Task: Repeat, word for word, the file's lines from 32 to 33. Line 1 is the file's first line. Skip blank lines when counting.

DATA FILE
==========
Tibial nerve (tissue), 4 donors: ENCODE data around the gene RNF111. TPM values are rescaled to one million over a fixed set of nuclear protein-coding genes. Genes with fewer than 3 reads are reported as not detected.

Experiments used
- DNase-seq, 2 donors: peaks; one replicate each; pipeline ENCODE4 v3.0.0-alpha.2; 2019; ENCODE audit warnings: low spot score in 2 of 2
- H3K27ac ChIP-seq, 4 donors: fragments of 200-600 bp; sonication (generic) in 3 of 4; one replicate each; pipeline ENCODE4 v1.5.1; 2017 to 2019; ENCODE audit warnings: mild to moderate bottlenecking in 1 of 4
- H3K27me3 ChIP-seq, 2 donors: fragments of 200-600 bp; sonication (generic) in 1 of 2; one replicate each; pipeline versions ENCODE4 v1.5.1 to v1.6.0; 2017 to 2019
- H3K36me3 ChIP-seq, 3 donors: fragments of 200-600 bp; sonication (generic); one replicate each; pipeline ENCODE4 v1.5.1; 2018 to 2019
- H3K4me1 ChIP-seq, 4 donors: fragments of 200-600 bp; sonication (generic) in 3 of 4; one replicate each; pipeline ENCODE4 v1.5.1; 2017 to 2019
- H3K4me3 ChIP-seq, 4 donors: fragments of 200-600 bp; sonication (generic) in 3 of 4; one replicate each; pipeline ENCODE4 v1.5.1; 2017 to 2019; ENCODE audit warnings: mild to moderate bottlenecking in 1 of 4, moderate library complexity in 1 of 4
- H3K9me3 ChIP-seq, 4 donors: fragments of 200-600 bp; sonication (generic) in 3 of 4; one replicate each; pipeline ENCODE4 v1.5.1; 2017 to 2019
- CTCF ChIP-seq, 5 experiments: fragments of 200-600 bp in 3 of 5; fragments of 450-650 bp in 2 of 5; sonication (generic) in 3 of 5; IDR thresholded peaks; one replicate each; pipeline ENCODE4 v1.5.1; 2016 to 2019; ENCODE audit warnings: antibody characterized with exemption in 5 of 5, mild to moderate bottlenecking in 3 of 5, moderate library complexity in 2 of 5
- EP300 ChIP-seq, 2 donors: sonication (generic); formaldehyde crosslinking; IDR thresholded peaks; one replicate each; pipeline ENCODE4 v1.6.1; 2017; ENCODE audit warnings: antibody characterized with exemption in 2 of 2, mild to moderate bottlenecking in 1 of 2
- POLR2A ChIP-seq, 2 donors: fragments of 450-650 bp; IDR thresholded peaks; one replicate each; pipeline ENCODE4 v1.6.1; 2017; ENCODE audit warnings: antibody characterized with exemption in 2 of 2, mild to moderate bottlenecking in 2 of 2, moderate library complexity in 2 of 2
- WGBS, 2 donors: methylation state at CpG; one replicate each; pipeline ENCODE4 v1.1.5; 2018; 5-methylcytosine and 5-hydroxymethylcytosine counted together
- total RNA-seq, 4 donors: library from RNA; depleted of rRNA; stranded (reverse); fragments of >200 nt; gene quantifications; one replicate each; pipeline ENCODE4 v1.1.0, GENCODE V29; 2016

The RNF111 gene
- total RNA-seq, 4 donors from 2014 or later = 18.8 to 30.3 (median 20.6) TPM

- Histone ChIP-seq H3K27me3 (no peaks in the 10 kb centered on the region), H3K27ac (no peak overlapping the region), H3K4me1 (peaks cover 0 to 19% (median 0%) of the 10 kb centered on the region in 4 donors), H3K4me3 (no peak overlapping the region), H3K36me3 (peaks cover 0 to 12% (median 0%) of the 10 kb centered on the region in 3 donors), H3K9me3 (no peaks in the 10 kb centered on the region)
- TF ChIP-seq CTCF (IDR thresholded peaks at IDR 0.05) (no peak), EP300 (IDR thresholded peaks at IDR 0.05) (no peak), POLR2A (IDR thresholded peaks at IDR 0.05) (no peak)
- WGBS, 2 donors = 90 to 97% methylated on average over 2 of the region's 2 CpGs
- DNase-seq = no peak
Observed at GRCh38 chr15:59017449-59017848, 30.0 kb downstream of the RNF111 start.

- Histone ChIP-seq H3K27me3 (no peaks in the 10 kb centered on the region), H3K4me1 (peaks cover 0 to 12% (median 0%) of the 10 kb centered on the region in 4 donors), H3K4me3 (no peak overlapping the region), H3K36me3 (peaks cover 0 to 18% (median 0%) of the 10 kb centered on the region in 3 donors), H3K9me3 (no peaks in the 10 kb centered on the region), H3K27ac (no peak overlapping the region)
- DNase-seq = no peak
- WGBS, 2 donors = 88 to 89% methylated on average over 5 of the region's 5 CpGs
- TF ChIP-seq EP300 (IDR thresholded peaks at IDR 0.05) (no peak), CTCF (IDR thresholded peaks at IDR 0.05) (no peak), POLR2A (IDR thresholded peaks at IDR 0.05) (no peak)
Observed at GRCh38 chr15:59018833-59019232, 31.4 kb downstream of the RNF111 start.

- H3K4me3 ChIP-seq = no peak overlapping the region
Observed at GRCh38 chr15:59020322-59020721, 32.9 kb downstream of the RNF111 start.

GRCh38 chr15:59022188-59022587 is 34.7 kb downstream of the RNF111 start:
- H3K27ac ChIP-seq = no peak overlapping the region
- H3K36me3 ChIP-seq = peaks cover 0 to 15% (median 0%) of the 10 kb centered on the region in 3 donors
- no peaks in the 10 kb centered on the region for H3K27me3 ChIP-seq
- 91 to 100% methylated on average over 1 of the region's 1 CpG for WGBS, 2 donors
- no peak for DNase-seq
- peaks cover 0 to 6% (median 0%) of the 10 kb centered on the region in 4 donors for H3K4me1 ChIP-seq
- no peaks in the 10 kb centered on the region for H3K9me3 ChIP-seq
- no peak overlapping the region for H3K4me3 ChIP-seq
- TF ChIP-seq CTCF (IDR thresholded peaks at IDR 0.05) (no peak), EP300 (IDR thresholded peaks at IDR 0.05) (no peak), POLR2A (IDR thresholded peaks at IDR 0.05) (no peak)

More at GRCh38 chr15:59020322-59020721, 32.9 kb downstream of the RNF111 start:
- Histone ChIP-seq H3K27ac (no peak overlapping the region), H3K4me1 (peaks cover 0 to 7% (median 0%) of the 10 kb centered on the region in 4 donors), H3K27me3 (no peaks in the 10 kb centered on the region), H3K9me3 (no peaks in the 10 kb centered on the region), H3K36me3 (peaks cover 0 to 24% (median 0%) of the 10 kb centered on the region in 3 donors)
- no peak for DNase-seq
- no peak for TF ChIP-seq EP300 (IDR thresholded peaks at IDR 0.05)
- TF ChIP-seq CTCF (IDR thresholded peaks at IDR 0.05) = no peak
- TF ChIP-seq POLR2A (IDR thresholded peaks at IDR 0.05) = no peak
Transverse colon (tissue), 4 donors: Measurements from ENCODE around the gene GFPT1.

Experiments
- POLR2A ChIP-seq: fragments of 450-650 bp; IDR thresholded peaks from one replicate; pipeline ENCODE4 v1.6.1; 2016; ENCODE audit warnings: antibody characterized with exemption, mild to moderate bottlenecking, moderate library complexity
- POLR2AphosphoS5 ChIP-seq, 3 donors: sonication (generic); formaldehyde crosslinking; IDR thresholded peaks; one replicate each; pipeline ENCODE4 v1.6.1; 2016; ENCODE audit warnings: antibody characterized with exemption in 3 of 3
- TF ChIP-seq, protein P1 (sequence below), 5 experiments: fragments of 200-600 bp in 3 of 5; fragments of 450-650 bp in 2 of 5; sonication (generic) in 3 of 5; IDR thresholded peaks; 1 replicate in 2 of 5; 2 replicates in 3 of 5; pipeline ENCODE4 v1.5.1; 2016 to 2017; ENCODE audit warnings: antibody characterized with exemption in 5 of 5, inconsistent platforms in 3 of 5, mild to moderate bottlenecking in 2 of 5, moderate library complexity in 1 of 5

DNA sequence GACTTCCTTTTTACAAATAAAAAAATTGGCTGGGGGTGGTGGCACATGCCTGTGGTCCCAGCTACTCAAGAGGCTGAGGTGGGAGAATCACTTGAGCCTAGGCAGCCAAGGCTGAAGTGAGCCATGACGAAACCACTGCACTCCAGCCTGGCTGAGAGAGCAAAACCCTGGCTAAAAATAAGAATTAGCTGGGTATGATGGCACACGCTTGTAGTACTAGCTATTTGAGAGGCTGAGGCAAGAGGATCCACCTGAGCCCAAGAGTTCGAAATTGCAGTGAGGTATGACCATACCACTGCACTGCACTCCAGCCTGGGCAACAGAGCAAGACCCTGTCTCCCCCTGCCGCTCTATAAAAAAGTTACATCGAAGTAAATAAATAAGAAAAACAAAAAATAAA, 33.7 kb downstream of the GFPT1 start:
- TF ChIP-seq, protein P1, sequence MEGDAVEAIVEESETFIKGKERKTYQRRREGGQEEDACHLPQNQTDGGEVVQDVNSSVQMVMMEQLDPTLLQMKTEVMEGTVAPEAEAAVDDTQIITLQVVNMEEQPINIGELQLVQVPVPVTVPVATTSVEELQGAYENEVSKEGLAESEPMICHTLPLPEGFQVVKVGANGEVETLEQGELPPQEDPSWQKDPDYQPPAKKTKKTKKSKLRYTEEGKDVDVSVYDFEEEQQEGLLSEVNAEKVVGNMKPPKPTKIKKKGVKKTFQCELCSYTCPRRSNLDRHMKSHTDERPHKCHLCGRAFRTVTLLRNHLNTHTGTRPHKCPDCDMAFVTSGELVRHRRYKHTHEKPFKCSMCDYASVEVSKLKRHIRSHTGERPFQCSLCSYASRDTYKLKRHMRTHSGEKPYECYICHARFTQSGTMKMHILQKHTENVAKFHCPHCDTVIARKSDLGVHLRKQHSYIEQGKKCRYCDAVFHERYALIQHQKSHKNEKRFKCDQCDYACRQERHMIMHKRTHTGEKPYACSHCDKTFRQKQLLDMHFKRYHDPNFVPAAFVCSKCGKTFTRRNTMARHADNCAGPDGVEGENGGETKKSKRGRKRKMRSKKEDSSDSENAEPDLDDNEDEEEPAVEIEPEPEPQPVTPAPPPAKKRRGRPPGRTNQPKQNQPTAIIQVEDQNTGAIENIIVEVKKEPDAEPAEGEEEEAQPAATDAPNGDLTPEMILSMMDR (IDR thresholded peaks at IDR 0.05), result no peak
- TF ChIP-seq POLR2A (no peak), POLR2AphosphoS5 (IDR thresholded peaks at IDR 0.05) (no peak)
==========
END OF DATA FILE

- no peaks in the 10 kb centered on the region for H3K27me3 ChIP-seq
- 91 to 100% methylated on average over 1 of the region's 1 CpG for WGBS, 2 donors